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Evaluation of the Biodegradation Efficiency of Four Various Types of Plastics by Pseudomonas aeruginosa Isolated from the Gut Extract of Superworms

Title
Evaluation of the Biodegradation Efficiency of Four Various Types of Plastics by Pseudomonas aeruginosa Isolated from the Gut Extract of Superworms
Authors
Lee, Hyun MinKim, Hong RaeJeon, EunbeenYu, Hee CheolLee, SukkyooLi, JiaojieKim, Dae-Hwan
DGIST Authors
Lee, Hyun Min; Kim, Hong Rae; Jeon, Eunbeen; Yu, Hee Cheol; Lee, Sukkyoo; Li, Jiaojie; Kim, Dae-Hwan
Issue Date
2020-09
Citation
Microorganisms, 8(9), 1341
Type
Article
Article Type
Article
Author Keywords
Pseudomonas aeruginosaplastic biodegradationgut bacteriasuperwormenzyme
Keywords
MICROBIAL-DEGRADATIONPOLYETHYLENEPOLYSTYRENEMINERALIZATION
ISSN
2076-2607
Abstract
Plastic waste worldwide is becoming a serious pollution problem for the planet. Various physical and chemical methods have been tested in attempts to remove plastic dumps. However, these have usually resulted in secondary pollution issues. Recently, the biodegradation of plastic by fungal and bacterial strains has been spotlighted as a promising solution to remove plastic wastes without generating secondary pollution. We have previously reported that a Pseudomonas aeruginosa strain isolated from the gut of a superworm is capable of biodegrading polystyrene (PS) and polyphenylene sulfide (PPS). Herein, we demonstrate the extraordinary biodegradative power of P. aeruginosa in efficiently depolymerizing four different types of plastics: PS, PPS, polyethylene (PE) and polypropylene (PP). We further compared biodegradation rates for these four plastic types and found that PE was biodegraded fastest, whereas the biodegradation of PP was the slowest. Moreover, the growth rates of P. aeruginosa were not always proportional to biodegradation rates, suggesting that the rate of bacterial growth could be influenced by the composition and properties of intermediate molecules produced during plastic biodegradation, and these may supply useful cellular precursors and energy. In conclusion, an initial screening system to select the most suitable bacterial strain to biodegrade certain types of plastic is particularly important and may be necessary to solve plastic waste problems both presently and in the future. © 2020 by the authors. Licensee MDPI, Basel, Switzerland.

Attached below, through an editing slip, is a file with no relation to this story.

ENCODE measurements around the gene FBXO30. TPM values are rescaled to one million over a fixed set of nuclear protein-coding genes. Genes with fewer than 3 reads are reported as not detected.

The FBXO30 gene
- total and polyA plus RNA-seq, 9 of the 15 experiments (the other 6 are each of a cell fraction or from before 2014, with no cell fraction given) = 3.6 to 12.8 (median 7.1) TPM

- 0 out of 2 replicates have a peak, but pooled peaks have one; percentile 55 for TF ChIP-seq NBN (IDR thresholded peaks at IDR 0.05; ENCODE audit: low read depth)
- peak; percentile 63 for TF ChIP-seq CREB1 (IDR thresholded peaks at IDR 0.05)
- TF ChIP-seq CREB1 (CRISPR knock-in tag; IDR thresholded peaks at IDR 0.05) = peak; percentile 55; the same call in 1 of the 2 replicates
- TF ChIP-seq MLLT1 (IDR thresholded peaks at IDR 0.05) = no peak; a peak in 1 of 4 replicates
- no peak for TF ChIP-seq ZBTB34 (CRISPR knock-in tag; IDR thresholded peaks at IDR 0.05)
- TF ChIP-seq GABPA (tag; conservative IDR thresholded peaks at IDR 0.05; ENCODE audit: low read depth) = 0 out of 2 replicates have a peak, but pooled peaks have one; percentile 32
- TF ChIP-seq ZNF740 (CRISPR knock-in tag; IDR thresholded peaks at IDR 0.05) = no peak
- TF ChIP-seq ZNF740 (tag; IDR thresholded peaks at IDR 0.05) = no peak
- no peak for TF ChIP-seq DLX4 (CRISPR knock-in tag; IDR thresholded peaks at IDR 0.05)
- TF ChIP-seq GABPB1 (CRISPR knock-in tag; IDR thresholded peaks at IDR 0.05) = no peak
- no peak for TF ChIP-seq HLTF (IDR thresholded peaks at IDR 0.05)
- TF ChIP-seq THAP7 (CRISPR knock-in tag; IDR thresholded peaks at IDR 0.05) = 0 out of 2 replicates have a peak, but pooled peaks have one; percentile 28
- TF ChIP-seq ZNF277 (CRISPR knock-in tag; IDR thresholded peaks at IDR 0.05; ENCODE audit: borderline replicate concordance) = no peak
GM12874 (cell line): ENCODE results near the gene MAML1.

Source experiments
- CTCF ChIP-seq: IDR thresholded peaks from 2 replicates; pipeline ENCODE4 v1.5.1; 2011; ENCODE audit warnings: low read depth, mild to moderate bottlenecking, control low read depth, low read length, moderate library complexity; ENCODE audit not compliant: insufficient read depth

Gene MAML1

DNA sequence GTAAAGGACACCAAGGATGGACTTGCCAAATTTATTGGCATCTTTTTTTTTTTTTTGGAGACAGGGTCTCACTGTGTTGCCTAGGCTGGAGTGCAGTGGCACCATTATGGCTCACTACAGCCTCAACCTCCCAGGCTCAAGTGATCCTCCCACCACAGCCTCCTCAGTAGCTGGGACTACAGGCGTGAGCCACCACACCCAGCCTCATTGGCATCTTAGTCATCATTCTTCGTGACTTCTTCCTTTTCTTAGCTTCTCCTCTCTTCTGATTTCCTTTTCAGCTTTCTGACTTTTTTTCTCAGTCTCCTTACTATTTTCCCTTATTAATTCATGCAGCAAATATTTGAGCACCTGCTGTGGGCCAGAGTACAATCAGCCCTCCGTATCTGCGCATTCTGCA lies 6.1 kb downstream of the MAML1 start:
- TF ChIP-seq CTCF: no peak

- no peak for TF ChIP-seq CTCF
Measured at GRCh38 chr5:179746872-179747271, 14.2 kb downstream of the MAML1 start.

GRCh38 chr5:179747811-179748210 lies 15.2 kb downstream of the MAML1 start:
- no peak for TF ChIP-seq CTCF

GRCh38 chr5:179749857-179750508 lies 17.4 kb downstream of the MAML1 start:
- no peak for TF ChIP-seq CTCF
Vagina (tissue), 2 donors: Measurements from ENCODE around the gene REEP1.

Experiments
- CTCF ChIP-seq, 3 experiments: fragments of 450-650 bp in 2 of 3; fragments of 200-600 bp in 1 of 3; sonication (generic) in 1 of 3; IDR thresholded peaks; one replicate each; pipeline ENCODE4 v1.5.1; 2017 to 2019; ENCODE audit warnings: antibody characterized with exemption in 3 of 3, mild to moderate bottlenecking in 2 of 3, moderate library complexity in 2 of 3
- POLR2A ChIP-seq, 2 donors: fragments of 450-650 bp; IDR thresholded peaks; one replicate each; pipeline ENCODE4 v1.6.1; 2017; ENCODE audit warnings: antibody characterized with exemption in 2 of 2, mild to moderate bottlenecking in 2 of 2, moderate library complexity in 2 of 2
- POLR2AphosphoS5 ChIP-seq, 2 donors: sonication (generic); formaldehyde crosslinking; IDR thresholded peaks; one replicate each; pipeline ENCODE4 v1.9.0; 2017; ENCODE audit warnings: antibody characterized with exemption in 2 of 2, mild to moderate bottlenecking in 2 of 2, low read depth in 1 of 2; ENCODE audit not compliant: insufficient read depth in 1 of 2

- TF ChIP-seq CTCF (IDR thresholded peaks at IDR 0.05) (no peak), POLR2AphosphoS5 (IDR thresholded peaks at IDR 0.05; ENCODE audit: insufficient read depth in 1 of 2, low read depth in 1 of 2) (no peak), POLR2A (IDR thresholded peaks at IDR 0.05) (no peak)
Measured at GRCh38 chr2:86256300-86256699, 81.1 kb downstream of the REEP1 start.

URI
http://hdl.handle.net/20.500.11750/12716
DOI
10.3390/microorganisms8091341
Publisher
MDPI AG
Related Researcher
  • Author Lee, Sukkyoo Laboratory of Environmental Biotechnology
  • Research Interests Biodegradation of Plastics; 플라스틱 생분해
Files:
Collection:
Department of Brain and Cognitive SciencesLaboratory of Environmental Biotechnology1. Journal Articles


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